Board of Directors


Board of Director Biographies


Charles Putney
Charles “Chuck” Putney

Charles Putney is one of two original trustees appointed to the Miller Foundation by Mr. Miller and has remained President of the foundation board since its earliest inception.

Mr. Putney was born in Oregon and raised in Portland and Medford and graduated from Portland State University. He began working as a stockbroker at Blyth & Co. It was at Blyth & Co. in the 1960s that he forged his relationship with Mr. Miller, who was then President of the company and living in New York. Mr. Miller, an Oregonian, kept strong ties to Oregon throughout his life. Mr. Miller appointed Mr. Putney and Mr. William Blount as trustees when he created the foundation following a move back to Oregon in the late 1990's.

Blyth and Co. was eventually bought out by Paine Webber/UBS Financial Services, where Mr. Putney was the Senior Vice President and Resident Manager for 13 years. 

Mr. Putney works for RBC Wealth Management and he divides his time between Portland, Oregon and Tucson, Arizona.


Subashini Ganesan-Forbes
Subashini “Suba” Ganesan-Forbes

Suba Ganesan-Forbes is a curator, arts administrator, choreographer, and former Creative Laureate of Portland (2018 – June 2021).

As a Bharathanatyam artist, Ms. Ganesan-Forbes has been learning, teaching, performing, and presenting this art form for over four decades. She founded Natya Leela Academy in 2008, where she teaches and explores universal expressions of Bharathatyam. Her contemporary works include deep collaborations with acclaimed artists and arts organizations including Mike Barber (Founder, Ten Tiny Dances), Michelle Fujii (UNIT SOUZOU), Sabina Haque, Amna Mawaz Khan (Pakistan/Germany), Anita Menon, DJ Anjali, Third Angle New Music, PICA, APANO, and Portland Center Stage.

She founded New Expressive Works (N.E.W.) in 2012. Through residencies, artist conversations, and performance seasons, this vibrant performing arts venue celebrates bold new works created by multicultural independent performing artists. N.E.W. has received the Regional Arts & Culture Council’s 2018 Juice! Award and White Bird’s 2019 Community Engagement Award for providing critical and affordable creative space for local, diverse artists.  In her most recent project, she led a 6-month “Supporting Community Healing Through Art” Initiative through the Portland City Arts Program.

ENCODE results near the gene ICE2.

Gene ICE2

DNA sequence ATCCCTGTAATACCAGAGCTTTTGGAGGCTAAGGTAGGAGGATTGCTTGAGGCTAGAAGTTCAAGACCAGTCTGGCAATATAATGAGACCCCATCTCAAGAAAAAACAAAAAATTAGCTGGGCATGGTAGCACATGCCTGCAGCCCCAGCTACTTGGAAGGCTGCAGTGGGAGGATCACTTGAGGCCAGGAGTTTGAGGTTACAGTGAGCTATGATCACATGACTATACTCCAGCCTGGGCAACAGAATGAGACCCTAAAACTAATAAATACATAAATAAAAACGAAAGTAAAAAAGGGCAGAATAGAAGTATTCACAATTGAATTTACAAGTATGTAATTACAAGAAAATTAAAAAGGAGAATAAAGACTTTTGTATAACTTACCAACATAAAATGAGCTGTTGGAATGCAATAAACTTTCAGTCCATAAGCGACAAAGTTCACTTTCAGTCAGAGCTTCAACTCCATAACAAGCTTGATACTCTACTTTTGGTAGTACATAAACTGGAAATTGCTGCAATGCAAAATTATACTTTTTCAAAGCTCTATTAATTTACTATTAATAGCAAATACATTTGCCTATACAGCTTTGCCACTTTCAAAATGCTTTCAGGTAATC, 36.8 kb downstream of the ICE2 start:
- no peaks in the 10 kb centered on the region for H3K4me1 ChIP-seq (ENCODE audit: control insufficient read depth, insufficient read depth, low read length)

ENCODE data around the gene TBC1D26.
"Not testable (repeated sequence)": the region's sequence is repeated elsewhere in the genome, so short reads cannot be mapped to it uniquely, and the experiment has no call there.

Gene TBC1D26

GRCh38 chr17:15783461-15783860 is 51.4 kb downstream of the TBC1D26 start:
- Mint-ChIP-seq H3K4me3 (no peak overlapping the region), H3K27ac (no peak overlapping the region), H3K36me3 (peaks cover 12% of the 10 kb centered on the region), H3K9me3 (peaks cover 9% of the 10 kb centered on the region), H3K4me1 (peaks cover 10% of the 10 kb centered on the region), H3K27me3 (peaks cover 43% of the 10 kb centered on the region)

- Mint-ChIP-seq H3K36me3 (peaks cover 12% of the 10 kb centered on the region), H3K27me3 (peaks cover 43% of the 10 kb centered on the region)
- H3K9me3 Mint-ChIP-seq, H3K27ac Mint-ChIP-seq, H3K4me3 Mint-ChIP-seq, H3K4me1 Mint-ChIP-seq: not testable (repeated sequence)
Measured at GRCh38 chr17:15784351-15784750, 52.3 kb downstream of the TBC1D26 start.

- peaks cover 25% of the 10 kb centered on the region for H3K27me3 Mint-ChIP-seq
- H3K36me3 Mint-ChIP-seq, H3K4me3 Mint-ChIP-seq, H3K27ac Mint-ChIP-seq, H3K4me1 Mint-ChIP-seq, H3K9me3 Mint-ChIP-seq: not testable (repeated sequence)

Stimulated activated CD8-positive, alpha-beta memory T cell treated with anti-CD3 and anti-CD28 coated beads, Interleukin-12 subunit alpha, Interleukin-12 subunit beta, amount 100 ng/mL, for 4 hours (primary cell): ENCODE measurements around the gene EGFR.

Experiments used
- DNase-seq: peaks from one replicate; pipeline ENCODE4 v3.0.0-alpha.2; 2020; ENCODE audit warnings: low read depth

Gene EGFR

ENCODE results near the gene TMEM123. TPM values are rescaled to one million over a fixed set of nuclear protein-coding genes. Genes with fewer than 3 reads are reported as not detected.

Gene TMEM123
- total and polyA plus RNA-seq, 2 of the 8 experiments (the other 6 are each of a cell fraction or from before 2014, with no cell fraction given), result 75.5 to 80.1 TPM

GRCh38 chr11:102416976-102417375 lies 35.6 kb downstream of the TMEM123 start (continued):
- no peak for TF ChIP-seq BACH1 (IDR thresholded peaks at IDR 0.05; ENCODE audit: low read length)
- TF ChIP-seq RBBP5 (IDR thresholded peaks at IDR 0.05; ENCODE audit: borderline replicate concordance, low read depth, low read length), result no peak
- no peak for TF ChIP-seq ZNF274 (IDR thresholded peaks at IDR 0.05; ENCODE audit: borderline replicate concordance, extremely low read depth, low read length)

Ms. Ganesan-Forbes is an Adjunct Professor at Pacific University, teaching arts advocacy, an active Community Advisory Committee member of the Interstate Firehouse Cultural Center, and serves on the Board of Directors for the Portland Parks Foundation as well.

She and her husband, Scott, live in Portland.  


Donald Grotting
Donald “Don” Grotting

Don Grotting grew up one of six children in Coquille, Oregon and served in the U.S. Army right out of High School. He graduated from Linfield College in Elementary Education. He earned his master’s degree in Educational Policy, Foundations and Administration from Portland State University in 1996, and achieved an Administrative License from Portland State University two years later. Mr. Grotting attained his Superintendent’s License in 2001 from Lewis and Clark College. 

His dedication is evident in his past work and accomplishments as a teacher, principal, and Superintendent in the Powers, Nyssa, David Douglas, and Beaverton School Districts. He was named Oregon Superintendent of the Year in 2014 while serving in the David Douglas School District. He was also selected as the Oregon Music Administrator of the Year in 2015.

He is currently serving his second term as vice-chair of Governor Kate Brown’s Educator Advancement Council, a member of the Oregon Association School Executives and its leadership council, Oregon Association of School Executives Early Learning Workgroup, past chair of the Portland State University Graduate School of Education Advisory Committee, and he has served multiple terms on the Oregon School Activities Association Board as president and board member, focused on advancing opportunities in speech, dance, music, cheerleading, and athletics where he received the National Federation of High Schools Service award in 2016.

Mr. Grotting is married to his wife, Lisa, and has four children, three grandchildren (soon to be four), and two great grandchildren.


Giyen Kim

Giyen Kim has spent the last twenty years in public service in the non-profit and government sectors. Her passion for serving her community started in Seattle's affordable housing sector, where she became a strong advocate for increasing housing opportunities for underserved populations and communities of color. Since then, Ms. Kim has worked on advancing both urban and rural land conservation policy, served as part of the Seattle Mayor's homeless response team, and coordinated the city's cybersecurity response efforts.

Since moving to Portland in 2019, Ms. Kim has worked as Portland's City Arts Manager and oversaw the city's federally funded pandemic relief efforts. She currently works for Metro, helping to reimagine how government engages with communities in decision-making and leading the conversations on the future of the Expo Center. In addition, Ms. Kim serves as a Board member of the Oregon Film Creative Made Foundation and supports the city's efforts to develop a new cultural arts plan for the region.

Ms. Kim resides in northeast Portland, where she spends her free time writing, painting, and building community.